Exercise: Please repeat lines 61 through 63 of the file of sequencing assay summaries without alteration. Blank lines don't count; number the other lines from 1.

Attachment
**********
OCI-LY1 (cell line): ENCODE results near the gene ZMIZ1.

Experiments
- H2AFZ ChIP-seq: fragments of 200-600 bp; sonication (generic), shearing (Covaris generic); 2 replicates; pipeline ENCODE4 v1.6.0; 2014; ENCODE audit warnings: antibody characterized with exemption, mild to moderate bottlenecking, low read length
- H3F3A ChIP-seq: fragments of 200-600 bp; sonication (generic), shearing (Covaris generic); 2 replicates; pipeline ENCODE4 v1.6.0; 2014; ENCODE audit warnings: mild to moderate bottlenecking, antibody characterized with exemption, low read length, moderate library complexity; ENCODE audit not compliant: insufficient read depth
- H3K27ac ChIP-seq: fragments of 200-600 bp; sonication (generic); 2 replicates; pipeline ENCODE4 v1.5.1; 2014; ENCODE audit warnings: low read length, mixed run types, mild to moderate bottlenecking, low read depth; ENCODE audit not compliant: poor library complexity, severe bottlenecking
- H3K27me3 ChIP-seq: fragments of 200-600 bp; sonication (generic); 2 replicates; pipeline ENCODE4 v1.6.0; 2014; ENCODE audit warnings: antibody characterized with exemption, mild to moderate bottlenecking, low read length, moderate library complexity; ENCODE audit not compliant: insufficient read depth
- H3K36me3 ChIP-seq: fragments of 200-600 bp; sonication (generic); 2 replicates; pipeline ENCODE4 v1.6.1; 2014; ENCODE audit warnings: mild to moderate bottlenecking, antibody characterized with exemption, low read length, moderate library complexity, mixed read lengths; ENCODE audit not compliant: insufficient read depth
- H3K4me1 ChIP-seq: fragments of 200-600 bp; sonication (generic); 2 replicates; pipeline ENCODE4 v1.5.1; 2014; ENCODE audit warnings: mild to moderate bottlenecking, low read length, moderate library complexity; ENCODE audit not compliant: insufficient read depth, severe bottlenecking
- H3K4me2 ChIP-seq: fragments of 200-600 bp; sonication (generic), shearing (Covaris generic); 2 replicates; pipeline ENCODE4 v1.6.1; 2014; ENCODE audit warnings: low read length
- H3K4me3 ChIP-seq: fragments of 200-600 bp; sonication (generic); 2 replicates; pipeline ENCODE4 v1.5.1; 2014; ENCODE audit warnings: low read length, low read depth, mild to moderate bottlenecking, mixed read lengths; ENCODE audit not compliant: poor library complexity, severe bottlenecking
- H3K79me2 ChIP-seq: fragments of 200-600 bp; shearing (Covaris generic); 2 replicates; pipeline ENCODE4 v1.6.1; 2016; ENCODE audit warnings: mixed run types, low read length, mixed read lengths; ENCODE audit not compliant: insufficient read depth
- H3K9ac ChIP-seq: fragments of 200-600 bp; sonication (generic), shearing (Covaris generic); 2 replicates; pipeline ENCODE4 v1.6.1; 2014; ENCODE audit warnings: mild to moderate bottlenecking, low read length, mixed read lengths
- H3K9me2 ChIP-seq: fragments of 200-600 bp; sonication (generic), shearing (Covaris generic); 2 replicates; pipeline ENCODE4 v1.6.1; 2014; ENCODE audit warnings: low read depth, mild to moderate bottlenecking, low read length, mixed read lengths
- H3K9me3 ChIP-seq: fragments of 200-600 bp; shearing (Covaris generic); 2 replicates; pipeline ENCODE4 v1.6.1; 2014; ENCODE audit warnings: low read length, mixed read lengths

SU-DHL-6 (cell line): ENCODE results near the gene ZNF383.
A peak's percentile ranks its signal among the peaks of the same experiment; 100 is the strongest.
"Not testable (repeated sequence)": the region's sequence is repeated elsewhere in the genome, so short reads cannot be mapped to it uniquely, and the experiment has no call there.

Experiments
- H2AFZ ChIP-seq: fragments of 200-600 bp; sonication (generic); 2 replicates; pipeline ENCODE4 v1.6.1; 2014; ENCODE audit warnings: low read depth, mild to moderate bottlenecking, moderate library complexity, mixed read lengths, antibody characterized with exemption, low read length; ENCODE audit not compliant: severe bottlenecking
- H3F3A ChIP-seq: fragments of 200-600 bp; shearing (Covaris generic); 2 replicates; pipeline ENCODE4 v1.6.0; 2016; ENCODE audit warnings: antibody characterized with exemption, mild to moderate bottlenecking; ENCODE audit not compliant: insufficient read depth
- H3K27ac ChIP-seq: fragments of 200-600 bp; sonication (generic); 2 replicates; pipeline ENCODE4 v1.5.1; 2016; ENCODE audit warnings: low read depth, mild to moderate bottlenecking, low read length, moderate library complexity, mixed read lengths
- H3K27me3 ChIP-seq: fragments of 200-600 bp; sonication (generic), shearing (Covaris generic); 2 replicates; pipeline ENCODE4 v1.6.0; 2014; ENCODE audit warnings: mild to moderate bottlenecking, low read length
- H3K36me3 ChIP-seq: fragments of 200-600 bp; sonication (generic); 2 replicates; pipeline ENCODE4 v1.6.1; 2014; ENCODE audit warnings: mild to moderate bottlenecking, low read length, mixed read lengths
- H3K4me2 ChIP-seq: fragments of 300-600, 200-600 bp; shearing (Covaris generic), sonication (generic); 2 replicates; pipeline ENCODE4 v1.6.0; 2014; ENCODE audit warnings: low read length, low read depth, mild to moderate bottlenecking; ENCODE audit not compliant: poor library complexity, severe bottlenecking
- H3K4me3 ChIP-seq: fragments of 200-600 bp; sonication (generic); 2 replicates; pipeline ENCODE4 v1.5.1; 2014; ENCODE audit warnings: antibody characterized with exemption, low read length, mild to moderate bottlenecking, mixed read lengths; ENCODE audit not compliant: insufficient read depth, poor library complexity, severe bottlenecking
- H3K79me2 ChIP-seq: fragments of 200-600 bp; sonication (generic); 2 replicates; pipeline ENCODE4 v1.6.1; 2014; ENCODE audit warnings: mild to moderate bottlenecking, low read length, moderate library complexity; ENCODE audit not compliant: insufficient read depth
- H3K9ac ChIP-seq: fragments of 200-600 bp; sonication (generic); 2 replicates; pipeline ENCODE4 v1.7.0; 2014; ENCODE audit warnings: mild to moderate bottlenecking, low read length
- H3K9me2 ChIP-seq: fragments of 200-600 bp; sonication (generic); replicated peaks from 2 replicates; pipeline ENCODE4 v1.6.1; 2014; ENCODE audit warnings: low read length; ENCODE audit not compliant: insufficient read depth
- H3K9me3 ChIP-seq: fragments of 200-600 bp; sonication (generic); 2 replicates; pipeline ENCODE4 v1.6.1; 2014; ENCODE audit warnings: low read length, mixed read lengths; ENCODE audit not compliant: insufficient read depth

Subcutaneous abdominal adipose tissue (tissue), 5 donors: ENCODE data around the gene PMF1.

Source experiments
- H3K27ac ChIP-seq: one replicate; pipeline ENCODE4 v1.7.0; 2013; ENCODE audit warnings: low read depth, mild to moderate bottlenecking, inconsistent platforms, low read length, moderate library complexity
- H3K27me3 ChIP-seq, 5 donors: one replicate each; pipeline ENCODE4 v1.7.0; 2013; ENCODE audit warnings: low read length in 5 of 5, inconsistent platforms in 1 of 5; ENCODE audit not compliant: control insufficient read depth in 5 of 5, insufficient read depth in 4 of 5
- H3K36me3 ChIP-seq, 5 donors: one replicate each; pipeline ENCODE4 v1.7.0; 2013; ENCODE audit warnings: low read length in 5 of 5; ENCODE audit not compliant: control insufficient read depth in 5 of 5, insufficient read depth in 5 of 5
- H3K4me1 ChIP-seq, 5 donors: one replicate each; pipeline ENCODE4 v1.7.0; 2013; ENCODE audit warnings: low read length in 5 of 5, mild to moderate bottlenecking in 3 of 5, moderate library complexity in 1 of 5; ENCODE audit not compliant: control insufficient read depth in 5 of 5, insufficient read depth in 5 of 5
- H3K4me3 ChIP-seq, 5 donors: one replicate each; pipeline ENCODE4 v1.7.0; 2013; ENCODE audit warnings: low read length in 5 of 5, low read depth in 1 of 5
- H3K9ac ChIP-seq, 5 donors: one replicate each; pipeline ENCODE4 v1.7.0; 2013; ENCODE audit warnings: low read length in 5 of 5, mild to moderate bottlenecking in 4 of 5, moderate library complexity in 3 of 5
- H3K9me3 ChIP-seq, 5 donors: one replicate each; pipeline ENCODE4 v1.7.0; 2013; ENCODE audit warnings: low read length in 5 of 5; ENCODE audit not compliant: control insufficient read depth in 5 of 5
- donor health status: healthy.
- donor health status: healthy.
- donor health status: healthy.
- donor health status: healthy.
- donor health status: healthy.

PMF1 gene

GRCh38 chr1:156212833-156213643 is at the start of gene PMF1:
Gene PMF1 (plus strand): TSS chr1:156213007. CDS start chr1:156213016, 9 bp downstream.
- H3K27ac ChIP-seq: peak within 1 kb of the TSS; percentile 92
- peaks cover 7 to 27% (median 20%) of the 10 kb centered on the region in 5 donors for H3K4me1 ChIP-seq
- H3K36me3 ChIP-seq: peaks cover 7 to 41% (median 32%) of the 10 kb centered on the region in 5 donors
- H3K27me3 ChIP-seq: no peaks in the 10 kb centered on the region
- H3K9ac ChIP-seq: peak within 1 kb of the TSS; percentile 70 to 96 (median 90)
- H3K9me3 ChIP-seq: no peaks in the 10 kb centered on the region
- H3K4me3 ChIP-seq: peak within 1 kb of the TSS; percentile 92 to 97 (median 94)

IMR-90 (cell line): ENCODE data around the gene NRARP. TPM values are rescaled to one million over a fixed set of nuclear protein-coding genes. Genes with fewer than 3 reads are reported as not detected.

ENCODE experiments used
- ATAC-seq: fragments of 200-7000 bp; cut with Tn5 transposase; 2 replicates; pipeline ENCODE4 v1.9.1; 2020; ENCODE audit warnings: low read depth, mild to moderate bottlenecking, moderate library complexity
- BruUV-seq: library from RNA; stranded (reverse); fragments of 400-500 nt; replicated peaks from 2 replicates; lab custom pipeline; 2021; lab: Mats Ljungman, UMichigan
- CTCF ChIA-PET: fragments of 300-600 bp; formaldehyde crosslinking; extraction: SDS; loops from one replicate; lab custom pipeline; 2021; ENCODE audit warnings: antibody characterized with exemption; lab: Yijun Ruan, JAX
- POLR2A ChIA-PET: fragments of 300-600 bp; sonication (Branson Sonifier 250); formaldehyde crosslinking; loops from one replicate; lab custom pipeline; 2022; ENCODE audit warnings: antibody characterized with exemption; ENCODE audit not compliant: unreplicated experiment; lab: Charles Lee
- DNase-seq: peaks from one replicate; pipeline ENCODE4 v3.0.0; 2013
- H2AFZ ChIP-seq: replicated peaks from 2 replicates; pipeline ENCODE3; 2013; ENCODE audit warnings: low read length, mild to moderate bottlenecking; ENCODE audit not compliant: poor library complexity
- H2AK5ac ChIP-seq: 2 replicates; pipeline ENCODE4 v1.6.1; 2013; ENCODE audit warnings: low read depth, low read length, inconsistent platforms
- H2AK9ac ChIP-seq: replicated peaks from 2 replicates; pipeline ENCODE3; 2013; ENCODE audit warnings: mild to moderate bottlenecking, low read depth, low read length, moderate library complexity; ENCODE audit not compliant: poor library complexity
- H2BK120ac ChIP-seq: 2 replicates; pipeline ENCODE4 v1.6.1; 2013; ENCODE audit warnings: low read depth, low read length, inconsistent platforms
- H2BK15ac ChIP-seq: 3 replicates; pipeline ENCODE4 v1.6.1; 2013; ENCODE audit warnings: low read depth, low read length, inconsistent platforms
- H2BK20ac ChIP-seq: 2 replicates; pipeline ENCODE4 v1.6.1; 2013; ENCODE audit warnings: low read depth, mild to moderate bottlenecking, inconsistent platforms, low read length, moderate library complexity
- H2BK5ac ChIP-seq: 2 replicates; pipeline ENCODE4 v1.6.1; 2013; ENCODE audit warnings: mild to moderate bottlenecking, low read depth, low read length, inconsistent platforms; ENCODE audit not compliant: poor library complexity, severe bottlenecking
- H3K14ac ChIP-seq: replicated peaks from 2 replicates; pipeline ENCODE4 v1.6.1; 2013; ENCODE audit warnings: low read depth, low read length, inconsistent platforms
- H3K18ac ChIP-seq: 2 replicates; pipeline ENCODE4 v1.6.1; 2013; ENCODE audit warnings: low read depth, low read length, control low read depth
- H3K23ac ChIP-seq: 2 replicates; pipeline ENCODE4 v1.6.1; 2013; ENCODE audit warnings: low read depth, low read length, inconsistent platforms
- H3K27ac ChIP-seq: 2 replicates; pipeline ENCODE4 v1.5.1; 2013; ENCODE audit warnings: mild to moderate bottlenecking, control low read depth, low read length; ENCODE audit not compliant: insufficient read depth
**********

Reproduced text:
- H2AFZ ChIP-seq: replicated peaks from 2 replicates; pipeline ENCODE3; 2013; ENCODE audit warnings: low read length, mild to moderate bottlenecking; ENCODE audit not compliant: poor library complexity
- H2AK5ac ChIP-seq: 2 replicates; pipeline ENCODE4 v1.6.1; 2013; ENCODE audit warnings: low read depth, low read length, inconsistent platforms
- H2AK9ac ChIP-seq: replicated peaks from 2 replicates; pipeline ENCODE3; 2013; ENCODE audit warnings: mild to moderate bottlenecking, low read depth, low read length, moderate library complexity; ENCODE audit not compliant: poor library complexity